What happened

Shares of PG&E (NYSE:PCG) traded up more than 13% on Tuesday afternoon, and were up nearly 20% earlier in the day, following a report that the bankrupt utility is increasing the amount of compensation it's offering wildfire victims. If true the increase would improve the odds that PG&E will retain control of its reorganization, which in turn would make it more likely that current equity holders won't be wiped out in the process.

So what

PG&E has been operating under bankruptcy protection since January, attempting to work out a deal to manage an estimated $30 billion in liabilities stemming from the 2018 Camp fire in Northern California. Equity holders are often wiped out in a bankruptcy reorganization, but shares of PG&E have continued to trade on the belief that the company would preserve some value for shareholders as part of its emergence plan.

Utility power transmission lines

Image source: Getty Images.

Unfortunately, the utility has had a lot go wrong in the months since its filing, including a new round of fires, and complaints from creditors and other stakeholders that they weren't being adequately compensated. Last month the court allowed creditors to file competing reorganization plans, potentially costing PG&E control of how it would emerge from protection.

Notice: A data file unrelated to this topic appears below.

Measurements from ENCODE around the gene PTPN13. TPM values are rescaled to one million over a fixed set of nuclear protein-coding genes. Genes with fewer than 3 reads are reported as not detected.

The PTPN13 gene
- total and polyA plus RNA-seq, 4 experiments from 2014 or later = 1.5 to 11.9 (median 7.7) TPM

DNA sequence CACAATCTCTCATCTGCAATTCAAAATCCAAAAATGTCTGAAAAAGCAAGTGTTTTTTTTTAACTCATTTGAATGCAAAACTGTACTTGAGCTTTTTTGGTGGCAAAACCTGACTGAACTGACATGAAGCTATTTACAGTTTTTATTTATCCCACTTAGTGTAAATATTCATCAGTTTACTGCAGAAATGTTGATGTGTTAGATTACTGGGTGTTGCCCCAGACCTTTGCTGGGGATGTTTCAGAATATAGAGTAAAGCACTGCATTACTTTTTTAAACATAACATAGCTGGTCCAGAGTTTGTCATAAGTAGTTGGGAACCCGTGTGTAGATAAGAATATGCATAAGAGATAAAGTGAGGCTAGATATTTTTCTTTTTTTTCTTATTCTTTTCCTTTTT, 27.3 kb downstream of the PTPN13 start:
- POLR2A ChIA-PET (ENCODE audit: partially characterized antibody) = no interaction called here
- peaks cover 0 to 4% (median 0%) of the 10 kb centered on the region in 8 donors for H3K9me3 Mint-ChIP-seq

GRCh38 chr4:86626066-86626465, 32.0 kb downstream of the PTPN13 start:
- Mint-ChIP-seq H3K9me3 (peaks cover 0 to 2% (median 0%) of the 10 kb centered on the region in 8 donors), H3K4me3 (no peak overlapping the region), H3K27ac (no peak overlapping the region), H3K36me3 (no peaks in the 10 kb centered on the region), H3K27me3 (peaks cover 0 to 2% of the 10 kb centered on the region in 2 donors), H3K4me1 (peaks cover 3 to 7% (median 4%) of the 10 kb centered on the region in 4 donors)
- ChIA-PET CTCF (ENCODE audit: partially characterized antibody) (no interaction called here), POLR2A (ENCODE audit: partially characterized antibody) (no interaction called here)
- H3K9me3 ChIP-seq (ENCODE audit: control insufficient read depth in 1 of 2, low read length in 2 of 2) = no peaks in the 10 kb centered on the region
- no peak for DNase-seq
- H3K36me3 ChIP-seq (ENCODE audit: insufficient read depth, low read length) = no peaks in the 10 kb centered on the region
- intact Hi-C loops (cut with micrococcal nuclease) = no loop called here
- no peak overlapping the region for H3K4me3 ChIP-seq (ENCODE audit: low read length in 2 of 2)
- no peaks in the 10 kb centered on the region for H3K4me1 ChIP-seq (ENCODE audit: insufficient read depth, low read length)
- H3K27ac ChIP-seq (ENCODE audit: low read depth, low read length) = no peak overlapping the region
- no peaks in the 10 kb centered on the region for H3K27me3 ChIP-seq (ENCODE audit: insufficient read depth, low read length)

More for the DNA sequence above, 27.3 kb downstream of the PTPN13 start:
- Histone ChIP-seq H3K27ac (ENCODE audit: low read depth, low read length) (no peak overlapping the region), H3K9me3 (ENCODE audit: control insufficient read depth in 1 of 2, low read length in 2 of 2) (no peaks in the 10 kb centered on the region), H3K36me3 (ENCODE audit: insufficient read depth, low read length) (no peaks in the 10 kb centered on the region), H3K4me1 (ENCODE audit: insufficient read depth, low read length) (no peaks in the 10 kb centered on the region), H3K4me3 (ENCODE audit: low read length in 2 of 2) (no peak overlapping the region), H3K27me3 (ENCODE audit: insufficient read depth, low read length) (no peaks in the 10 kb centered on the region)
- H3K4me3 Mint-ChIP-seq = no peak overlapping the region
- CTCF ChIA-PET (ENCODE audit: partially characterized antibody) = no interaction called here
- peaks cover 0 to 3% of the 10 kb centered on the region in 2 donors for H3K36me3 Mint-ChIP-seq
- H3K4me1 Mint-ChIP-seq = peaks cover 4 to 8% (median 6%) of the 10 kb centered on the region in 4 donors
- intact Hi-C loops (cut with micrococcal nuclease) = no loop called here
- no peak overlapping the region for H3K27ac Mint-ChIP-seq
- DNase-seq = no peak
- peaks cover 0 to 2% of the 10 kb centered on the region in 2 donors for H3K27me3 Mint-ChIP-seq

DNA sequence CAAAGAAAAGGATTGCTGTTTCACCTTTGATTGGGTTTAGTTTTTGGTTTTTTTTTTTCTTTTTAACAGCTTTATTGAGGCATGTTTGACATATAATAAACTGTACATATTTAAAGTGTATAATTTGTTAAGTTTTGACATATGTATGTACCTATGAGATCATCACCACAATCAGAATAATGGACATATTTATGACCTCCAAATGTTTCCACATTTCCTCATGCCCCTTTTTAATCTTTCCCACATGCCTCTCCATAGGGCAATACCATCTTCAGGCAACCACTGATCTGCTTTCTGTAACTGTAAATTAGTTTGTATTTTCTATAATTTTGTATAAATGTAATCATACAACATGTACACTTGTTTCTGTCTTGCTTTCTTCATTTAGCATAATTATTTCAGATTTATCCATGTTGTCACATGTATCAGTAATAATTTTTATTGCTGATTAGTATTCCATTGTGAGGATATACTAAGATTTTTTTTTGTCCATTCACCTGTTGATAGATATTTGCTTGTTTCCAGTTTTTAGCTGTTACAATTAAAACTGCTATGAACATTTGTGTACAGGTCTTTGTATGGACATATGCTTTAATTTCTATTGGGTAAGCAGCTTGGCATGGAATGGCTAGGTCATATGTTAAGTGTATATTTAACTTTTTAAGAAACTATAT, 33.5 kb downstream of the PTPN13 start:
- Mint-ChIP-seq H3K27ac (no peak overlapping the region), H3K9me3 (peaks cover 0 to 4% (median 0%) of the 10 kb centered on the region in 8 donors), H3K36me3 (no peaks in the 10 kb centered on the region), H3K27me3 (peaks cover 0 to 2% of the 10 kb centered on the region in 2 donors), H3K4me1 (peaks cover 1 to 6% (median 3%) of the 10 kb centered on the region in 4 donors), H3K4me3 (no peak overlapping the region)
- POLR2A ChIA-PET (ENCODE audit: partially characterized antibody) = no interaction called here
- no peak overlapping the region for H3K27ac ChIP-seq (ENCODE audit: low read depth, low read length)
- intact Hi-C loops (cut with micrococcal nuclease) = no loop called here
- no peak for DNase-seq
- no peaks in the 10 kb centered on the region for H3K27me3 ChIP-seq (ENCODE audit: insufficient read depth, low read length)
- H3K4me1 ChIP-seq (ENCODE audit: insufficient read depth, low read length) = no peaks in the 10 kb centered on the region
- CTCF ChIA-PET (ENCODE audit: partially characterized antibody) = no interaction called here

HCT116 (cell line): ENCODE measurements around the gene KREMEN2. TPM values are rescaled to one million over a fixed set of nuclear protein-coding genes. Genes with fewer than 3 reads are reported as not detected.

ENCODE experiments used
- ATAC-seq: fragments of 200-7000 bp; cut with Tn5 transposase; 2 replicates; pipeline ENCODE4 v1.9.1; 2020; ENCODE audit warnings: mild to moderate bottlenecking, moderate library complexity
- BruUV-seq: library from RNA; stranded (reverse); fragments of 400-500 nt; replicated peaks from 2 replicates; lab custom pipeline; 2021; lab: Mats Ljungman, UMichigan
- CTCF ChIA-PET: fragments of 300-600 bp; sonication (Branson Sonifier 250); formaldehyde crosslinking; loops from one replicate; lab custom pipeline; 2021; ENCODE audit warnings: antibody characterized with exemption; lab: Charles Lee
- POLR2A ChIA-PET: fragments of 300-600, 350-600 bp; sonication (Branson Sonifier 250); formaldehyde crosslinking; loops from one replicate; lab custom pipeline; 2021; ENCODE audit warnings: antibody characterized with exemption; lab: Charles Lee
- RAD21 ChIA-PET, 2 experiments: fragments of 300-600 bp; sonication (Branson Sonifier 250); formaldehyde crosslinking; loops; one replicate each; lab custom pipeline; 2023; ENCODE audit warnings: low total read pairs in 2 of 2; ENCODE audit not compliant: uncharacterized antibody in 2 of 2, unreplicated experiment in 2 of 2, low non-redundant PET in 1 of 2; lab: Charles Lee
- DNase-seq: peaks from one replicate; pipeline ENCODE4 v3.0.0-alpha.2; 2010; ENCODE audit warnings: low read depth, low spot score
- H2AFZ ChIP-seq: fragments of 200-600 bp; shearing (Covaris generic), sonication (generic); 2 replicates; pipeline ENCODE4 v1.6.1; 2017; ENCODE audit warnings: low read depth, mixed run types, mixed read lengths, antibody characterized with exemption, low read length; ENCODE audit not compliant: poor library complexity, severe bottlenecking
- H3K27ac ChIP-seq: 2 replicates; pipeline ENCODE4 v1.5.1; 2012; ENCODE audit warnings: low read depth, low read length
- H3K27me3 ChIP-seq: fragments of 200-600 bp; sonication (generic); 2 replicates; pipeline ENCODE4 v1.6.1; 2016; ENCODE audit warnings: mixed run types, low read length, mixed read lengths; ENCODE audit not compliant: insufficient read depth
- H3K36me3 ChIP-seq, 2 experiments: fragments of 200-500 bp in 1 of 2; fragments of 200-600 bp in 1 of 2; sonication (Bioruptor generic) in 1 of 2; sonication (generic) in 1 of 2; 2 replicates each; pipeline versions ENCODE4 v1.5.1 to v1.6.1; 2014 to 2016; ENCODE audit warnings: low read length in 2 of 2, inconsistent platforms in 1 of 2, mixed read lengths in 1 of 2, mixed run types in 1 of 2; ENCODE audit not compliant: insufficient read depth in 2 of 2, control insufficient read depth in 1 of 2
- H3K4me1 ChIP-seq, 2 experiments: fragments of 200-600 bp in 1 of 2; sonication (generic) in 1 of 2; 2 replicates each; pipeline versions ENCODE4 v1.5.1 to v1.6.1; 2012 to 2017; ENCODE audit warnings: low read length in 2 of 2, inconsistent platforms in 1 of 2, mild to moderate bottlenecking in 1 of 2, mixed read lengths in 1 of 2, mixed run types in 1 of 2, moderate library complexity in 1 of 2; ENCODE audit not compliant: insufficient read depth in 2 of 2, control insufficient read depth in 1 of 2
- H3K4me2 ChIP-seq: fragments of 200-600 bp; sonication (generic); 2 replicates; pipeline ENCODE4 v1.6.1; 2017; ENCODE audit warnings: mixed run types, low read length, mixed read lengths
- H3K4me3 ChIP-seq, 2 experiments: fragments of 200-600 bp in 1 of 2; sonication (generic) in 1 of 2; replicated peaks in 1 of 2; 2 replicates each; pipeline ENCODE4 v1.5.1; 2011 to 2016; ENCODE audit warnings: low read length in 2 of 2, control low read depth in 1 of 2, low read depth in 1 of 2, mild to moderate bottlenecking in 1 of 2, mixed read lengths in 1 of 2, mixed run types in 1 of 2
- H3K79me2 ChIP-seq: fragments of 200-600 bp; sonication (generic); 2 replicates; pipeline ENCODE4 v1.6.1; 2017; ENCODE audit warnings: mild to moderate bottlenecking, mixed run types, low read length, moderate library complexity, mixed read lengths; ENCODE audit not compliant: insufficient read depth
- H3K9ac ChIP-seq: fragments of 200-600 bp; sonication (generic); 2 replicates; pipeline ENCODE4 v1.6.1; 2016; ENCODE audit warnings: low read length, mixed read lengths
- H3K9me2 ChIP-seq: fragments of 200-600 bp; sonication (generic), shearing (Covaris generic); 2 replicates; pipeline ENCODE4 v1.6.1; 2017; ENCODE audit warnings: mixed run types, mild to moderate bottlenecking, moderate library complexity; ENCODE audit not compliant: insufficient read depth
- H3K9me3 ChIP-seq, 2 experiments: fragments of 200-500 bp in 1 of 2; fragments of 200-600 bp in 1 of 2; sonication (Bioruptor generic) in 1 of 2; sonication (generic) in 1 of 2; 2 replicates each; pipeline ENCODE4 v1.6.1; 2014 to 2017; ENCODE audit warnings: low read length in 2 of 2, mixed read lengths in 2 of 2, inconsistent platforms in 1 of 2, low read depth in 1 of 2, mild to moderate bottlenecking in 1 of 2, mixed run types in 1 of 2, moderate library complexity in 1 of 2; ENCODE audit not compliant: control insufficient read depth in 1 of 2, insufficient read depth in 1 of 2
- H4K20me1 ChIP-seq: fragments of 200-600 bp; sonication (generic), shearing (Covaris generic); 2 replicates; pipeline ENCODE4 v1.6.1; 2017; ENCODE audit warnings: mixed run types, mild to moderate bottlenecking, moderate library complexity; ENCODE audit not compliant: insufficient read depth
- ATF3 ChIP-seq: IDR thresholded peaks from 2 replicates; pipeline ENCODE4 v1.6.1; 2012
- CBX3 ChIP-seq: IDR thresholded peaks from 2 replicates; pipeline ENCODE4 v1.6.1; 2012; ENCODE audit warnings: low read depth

A group of creditors led by Pacific Investment Management and Elliott Management have a competing plan that would all but wipe out current stockholders, handing control over to creditors. That group is offering wildfire victims about $13.5 billion in total compensation, more than the $11 billion PG&E was set to offer in its reorganization.

PG&E is now prepared to offer $13.5 billion in compensation as well, according to Bloomberg. If so, the company would be well on its way to matching the rival plan, and therefore stand a better chance of retaining control and preserving some equity value.

Now what

A sweetened offer from PG&E would indeed be a positive development for stockholders, but caveats remain. The report said the negotiations are still ongoing, and there is not yet agreement on how the payout will be structured and how much of it will be in the form of stock. The utility remains the target of criticism from California lawmakers, including some who want to turn PG&E into a customer-owned cooperative.

Until this mess is resolved, and California comes up with a long-term plan to manage wildfire risk, this is not a utility stock to be considered by long-term, buy-and-hold investors. It's still too soon to say what will ultimately become of PG&E.